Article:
2003 would end a run of four straight years making the NCAA Round of 16. The Cavaliers won 12 games overall. In 2004, the team won their first ACC Tournament Championship; this post-season luck did not carry forward to the NCAA Tournament, where they lost in the second round. The team tied a then-program best win total of 18 in 2005, finished runners up in the ACC Tournament and returned to the Quarterfinals of the NCAA Tournament; the 2005 season began a run of 14 straight season where the Cavaliers made at least the NCAA Round of 16. However, ACC Tournament success would not follow, as the team never made it past the second round from 2006-2011; the team closed the decade with a 10 win season in 2009. The Cavaliers won an increasing number of games each year between 2010 and 2013; this improvement streak began with a solid 15 wins, 7 conference wins in 2000. Additionally, the Cavaliers extended their streak of making at least the NCAA Round of 16. 2011 would be the team's fourth NCAA Quarterfinals appearance.

2012 saw the Cavaliers win their second ACC Tournament, tie their program record for overall wins at 18, make the NCAA Sweet 16. 2013 and 2014 would be the two best years in program history. In 2013, the Cavaliers had a perfect ACC season, finishing 13–0–0 and winning the regular season title, they would make the NCAA Semifinals for the first time in since 1991. In 2014, they finished runners up in both the NCAA Tournaments. To follow that up, they again finished runners up in the ACC Tournament in 2015. However, they fell; the program could not quite repeat those highs from 2016-2018. However, the team did finish with double digit wins and NCAA Sweet 16 appearances in each of those seasons. Updated August 15, 2019Note: Flags indicate national team as defined under FIFA eligibility rules. Players may hold more than one non-FIFA nationality. Source: Official Site 2018 Fact Book

Charles Street (Perth)

Charles Street is a major road in the inner northern suburbs of Perth, Western Australia. It runs from Newcastle Street and extends up to London Street, providing a connection between Mitchell Freeway and Wanneroo Road, it is the southern section of part of State Route 60. The street was named after Captain Charles Fitzgerald, Governor of WA, 1848–55; the section of Charles Street from Carr Street to Walcott Street was an extension of Wanneroo Road. Access to Perth and its markets was a important factor in the early years of the settlement, Charles Street became an important road during the 1870s... The Methodist Church established a Chapel in Charles Street in 1895 and a more substantial building was added in 1897. St Paul’s Anglican Church was erected in Charles Street in 1897, in the 1920s a new church building was constructed on the corner of Charles and Carr streets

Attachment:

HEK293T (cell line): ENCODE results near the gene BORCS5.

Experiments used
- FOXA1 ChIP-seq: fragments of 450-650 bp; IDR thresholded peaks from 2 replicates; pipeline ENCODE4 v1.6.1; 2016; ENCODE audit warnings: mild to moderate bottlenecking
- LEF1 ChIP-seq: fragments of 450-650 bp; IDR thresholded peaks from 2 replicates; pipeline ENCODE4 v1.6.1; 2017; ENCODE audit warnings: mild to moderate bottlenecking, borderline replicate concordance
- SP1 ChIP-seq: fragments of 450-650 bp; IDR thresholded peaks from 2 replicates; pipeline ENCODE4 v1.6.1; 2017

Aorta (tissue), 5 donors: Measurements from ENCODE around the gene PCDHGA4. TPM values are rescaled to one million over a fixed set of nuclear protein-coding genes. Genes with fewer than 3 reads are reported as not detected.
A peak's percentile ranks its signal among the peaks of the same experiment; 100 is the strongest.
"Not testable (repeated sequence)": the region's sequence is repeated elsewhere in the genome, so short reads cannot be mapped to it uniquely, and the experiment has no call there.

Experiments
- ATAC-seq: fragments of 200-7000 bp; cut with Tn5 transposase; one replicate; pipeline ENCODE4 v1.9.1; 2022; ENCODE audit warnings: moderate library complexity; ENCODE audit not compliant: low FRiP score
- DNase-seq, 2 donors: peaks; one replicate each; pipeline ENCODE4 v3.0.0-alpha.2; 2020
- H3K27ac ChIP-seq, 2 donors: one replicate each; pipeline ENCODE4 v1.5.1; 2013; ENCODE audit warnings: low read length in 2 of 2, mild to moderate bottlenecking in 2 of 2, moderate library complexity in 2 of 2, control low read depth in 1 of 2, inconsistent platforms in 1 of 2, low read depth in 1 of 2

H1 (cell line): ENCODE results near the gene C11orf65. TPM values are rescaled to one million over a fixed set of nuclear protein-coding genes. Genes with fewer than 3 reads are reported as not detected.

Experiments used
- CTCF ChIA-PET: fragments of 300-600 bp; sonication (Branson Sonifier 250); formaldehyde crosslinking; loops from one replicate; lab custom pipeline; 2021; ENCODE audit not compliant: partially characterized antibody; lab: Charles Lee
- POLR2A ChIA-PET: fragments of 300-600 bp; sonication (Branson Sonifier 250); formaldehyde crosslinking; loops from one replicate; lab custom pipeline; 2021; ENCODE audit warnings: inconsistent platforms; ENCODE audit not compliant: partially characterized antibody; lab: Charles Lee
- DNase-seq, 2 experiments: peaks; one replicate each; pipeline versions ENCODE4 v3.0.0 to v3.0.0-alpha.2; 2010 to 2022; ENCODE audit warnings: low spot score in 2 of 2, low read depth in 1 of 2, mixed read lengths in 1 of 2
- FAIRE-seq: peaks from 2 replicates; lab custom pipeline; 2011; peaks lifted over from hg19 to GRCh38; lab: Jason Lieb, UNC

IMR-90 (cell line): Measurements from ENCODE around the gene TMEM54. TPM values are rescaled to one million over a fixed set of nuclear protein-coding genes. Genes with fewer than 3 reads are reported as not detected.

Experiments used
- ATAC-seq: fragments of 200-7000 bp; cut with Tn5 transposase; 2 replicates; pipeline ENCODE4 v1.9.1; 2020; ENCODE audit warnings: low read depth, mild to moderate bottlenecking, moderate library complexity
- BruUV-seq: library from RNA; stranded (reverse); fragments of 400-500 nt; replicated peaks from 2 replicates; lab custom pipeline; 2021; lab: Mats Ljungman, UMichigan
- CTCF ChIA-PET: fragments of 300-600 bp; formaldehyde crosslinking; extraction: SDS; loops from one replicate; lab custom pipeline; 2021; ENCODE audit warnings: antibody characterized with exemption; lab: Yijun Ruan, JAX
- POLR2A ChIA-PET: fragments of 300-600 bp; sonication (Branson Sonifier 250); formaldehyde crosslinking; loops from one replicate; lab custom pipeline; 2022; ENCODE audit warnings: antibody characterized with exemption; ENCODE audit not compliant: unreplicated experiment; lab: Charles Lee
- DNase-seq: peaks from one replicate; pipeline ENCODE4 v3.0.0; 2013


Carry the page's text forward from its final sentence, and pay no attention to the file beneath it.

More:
Yoshiki Nakai

Yoshiki Nakai is a former Japanese football player. Nakai was born in Takatsuki on January 4, 1983, he joined J1 League club Cerezo Osaka from youth team in 2001. He could not play at all in the match in 2001 and Cerezo was relegated to J2 League end of 2001 season, he played several matches as midfielder. Cerezo was returned to J1 end of 2002 season; however he could hardly play in the match from 2003. In 2006, he moved to J2 club Thespa Kusatsu, he played many matches in 2006 season. However he could hardly play in the match in 2007 season. In July 2007, he moved to Japan Football League club Sagawa Printing, he became a regular player and played many matches until 2010. In 2011, he moved to JFL club V-Varen Nagasaki, he played as regular player in 2011. However he could not play many matches in 2012 season. Although V-Varen won the champions in 2012 season and was promoted to J2 from 2013, he left the club without playing J2. In 2013, he re-joined Sagawa Printing for the first time in 3 years, he played many matches until 2015.

However the club was disbanded end of 2015 season and he retired end of 2015 season. Yoshiki Nakai at J. League